Cultural Experience of Karuhogo Tracy Ayebare – from Uganda to Canada
Uganda’s ecosystem consists of dense jungle, open plains and snow-capped mountains. Lake Victoria is a significant water source for the population near its shores, and it connects the borders of Uganda, Kenya and Tanzania. With a rich history dating back thousands of years, Uganda’s independence was recently gained in 1962. The primary spoken language of Ugandan people is English with many regional dialects by various groups throughout the country. Additionally, it is home to two impeccable UNESCO world heritage sites: Bwindi Impenetrable National Park and Rwenzori Mountains National Park.
Karuhogo Tracy Ayebare is an international student at the University of Manitoba from Uganda. She is specifically from the Mukiga tribe and came to study in Canada in August of 2019.
“I decided to come to Canada to study while I was in high school, where I was informed of the many opportunities to study abroad. [On campus], I get to meet people from different countries. I love it here.” Tens of Thousands of students from all over the world study at the University of Manitoba. Like many other locations teaching higher-level education, it is a place where the unique opportunity to integrate with other people and share different perspectives exist; allowing the ability to engage in a microcosm of a wider multicultural community.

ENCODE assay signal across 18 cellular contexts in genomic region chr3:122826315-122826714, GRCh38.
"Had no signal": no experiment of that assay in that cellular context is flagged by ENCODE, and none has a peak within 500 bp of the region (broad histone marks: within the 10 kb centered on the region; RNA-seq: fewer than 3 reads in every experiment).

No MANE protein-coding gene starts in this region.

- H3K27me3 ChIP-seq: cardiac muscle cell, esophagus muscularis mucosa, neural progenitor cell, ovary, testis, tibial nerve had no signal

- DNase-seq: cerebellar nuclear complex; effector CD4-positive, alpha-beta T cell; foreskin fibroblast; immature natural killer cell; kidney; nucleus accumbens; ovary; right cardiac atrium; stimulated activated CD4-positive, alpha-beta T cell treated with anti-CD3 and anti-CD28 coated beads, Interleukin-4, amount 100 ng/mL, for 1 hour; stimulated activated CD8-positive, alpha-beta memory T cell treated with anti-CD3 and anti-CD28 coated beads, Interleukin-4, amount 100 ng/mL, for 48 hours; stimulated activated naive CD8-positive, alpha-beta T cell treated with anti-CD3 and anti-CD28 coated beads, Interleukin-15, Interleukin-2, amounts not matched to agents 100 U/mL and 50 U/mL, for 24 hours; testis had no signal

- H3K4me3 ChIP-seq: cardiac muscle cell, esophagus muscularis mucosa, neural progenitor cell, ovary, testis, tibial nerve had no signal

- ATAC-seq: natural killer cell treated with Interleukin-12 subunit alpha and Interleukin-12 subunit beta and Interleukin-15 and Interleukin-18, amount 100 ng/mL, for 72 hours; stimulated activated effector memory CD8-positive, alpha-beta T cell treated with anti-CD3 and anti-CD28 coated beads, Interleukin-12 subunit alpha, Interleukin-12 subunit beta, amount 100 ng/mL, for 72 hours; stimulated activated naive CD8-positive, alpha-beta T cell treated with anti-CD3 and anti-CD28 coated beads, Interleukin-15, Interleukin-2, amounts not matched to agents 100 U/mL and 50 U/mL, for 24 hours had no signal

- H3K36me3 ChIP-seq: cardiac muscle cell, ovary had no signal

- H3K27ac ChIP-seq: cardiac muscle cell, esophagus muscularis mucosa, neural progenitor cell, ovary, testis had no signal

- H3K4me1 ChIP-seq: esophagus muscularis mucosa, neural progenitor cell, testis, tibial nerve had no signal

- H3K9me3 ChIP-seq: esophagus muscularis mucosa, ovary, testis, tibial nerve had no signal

When speaking about Ugandan food and culture, Tracy has many fond memories and anecdotes. “In Uganda, everyone speaks English, but we have various cultures from the North, East, South, and West. You might find fifty distinct tribes in the northern region of Uganda alone.” Different tribes in Uganda also have very different diets ranging from green bananas and plantains to Irish potatoes. “There is a big difference between the cultural attire of Uganda and Canada, too. For instance, in Canada, I’ve noticed that the formal wear for a wedding is suits and dresses in the latest fashion. This is far from the case in Uganda, where there are different types of wedding ceremonies and traditional attires are worn. In Uganda, we have a “kuhinjira” ceremony. It’s when the groom is introduced to the bride’s family, and it’s a very formal process where both families join in. As in the case of a “kukyala”, it is a casual ceremony of the potential husband meeting the parents of the bride-to-be. In either case, the attendees would wear the cultural attire of whichever region they are from in Uganda, and every attire is very distinct.”
Tracy has a deep passion for understanding the human mind, as well as, the way in which different cultures interact. This is manifested in her core study of Psychology along with courses in Anthropology and Human Geography. Diving deeper with her values in honesty and compassion through her studies, she is also intrigued by family structures of different cultures, and she hopes to gain better understandings of these in her education. One of the important lessons that Tracy overcame when moving to Canada to study is exposing herself to be more open when experiencing new cultures. It is vital to meet new people and try new things to adapt and educate oneself. This will also deliver a sensational cultural experience – one that you can appreciate should you ever find yourself in a beautiful place such as Uganda.
Authored by David Teffaine
Edited by Natasha Byrne
Subscribe to our Newsletter
No spam, notifications only about our news and updates.